Posted by Hihoba on 30th May 2008

Hihoba.

 A nice twist in a crossword with conventional clues (no misprints, extra words etc. to muddy the waters). The puzzle was made more difficult by the fact that I found the clues in the top half easier to solve than those in the bottom half, so the author only appeared late in my labours on the bottom line.

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Inquisitor 72 — Neighbours by Lato

Posted by Colin Blackburn on 23rd May 2008

Colin Blackburn.

I nearly didn’t finish this puzzle. I was a page turn from giving up despite having completed the grid. I had no idea what the theme was and with a couple of ambiguous answers from the misprinted definitions I was uncertain that I had a correct grid. I reasoned that if I understood the theme then I would be able to resolve the ambiguities.

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Inquisitor 71 – At Random by Charybdis

Posted by petebiddlecombe on 16th May 2008

petebiddlecombe.

Solving time: about 2 hours

This was a nice example of a fairly gentle thematic puzzle. Extra words in clues are a fairly simple way of providing thematic messages, but the idea of using the central letter or pair of letters was a bit of variation from the usual first letter.

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Inquisitor 70 – ‘Armless Fun by Loda

Posted by duncanshiell on 9th May 2008

duncanshiell.

This was a very enjoyable exercise in ‘thinking outside the box’.

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Inquisitor 69 – Progressive Consumption by Schadenfreude

Posted by duncanshiell on 2nd May 2008

duncanshiell.

Solvers were told that nine answers represented a song sequence, in clue order, but with a different and much happier ending.  The preamble also stated that the first answer, representing the eventual target, was to be entered normally.

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Inquisitor 68 – A Very Big Mistake by Kruger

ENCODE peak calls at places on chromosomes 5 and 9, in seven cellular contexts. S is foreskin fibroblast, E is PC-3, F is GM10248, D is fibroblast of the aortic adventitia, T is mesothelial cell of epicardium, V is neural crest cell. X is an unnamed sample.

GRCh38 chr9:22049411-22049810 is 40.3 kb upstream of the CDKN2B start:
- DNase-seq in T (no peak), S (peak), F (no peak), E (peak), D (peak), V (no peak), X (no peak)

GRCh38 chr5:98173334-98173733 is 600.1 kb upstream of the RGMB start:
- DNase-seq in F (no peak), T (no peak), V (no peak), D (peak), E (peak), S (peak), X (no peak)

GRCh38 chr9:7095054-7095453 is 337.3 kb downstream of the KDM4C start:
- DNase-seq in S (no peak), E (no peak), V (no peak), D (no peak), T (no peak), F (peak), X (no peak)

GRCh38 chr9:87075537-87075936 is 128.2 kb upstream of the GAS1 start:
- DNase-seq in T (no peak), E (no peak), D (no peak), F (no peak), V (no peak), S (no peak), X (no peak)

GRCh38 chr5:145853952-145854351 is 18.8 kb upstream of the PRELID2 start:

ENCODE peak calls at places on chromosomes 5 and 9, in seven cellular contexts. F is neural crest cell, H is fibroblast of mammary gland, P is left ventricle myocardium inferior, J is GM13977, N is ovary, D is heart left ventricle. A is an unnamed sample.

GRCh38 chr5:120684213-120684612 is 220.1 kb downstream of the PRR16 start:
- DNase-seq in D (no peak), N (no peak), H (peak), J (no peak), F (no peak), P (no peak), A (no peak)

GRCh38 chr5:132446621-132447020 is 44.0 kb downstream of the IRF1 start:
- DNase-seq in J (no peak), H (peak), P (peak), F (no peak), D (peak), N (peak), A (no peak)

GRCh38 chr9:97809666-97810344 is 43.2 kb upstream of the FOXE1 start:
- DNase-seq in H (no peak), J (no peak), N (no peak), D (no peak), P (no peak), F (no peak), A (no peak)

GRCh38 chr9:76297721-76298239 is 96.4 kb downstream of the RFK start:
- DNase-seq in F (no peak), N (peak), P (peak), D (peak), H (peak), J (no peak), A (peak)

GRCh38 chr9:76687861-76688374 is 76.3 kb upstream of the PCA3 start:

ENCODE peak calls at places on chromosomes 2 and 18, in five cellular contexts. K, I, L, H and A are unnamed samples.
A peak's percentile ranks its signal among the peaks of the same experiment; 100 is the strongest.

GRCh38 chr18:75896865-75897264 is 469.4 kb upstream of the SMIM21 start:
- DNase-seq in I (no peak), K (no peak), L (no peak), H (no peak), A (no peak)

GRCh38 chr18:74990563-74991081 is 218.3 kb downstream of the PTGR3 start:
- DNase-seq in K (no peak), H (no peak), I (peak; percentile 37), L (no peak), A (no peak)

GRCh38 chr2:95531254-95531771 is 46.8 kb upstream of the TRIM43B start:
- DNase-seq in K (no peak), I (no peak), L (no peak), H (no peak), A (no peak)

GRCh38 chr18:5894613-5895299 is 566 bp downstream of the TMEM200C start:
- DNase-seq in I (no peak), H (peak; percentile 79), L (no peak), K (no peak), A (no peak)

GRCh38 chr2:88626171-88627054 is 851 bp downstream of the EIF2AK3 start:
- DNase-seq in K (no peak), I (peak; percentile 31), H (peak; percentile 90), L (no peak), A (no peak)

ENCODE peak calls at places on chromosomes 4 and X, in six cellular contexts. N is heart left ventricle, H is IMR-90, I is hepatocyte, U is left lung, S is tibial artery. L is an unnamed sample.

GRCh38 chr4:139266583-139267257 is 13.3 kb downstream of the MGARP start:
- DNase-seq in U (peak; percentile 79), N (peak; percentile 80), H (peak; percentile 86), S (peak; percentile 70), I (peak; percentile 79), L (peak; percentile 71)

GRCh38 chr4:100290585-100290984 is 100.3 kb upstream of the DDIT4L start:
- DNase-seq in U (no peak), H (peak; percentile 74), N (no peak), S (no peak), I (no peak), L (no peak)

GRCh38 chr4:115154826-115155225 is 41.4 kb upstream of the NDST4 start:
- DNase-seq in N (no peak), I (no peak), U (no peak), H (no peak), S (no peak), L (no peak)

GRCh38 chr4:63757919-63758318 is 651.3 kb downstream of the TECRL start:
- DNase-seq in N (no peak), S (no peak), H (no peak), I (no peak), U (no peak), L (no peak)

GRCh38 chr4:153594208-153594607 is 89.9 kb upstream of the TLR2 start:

Posted by Colin Blackburn on 26th April 2008

Colin Blackburn.

For a blog of the puzzle see Duncan’s comment below. Many thanks Duncan.

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Inquisitor 67 – Dissent by Hypnos

Posted by petebiddlecombe on 18th April 2008

petebiddlecombe.

Solving time: ages!

This was a classic example of the kind of themed puzzle for which solver A can spot the theme instantly and have the whole thing done in an hour or two, and solver B can grind away for hours before the penny drops. This time, I was definitely solver B! I should have read the title and preamble carefully, and then considered anniversaries. This might have helped me to remember that the first CND march to Aldermaston took place in 1958 (which I knew within a year or two). I would then have seen that Aldermaston was a destination with the right number of letters.

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Inquisitor 66 ONE NIGHT IN BANGKOK by Phi

Posted by Hihoba on 11th April 2008

Hihoba.

What an excellent puzzle, almost ruined by poor proof reading!  Editor please note!!

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Inquisitor #65 CLASSIFIED by Ploy

Posted by Hihoba on 8th April 2008

Hihoba.

Bit of a mix-up, so an emergency late blog. Please forgive any mistakes!